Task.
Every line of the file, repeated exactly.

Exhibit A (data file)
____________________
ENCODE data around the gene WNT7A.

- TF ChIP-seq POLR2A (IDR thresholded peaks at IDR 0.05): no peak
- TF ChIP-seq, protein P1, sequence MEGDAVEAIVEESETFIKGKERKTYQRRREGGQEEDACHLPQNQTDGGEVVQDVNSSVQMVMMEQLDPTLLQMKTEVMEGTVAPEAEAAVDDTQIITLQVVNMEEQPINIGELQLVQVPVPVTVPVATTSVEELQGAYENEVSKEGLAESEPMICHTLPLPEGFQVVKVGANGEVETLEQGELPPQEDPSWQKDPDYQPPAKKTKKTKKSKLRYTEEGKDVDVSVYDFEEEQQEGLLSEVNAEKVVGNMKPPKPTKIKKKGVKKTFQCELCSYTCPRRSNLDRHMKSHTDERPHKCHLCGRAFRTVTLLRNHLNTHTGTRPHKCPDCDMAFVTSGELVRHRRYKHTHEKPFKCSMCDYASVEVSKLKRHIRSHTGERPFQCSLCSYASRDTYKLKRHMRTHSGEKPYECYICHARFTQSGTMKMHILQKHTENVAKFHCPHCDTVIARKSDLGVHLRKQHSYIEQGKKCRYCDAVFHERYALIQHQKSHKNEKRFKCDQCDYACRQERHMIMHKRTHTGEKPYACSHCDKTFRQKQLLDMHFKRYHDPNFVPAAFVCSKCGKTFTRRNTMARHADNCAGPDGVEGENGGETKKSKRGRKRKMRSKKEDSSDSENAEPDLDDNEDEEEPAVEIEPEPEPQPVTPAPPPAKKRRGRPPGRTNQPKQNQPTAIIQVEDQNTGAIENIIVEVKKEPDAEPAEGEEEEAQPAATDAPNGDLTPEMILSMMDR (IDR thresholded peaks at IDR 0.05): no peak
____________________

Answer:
ENCODE data around the gene WNT7A.

- TF ChIP-seq POLR2A (IDR thresholded peaks at IDR 0.05): no peak
- TF ChIP-seq, protein P1, sequence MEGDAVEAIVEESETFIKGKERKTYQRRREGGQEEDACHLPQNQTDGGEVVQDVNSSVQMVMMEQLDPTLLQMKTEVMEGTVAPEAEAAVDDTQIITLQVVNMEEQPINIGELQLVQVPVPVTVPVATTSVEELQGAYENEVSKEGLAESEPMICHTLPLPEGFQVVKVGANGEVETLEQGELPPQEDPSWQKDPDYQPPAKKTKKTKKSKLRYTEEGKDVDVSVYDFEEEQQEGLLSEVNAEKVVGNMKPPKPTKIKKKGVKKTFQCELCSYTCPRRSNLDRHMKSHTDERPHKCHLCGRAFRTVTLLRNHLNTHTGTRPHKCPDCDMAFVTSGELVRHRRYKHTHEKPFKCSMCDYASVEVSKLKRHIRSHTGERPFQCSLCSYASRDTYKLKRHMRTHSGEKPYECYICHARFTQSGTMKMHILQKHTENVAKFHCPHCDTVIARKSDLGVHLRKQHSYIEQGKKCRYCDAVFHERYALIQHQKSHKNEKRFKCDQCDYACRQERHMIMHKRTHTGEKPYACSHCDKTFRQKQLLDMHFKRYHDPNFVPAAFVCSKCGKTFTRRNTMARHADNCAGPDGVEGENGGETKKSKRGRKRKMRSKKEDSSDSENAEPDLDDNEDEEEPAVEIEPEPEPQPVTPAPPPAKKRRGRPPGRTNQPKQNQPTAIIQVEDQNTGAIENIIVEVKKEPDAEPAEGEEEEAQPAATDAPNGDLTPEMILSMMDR (IDR thresholded peaks at IDR 0.05): no peak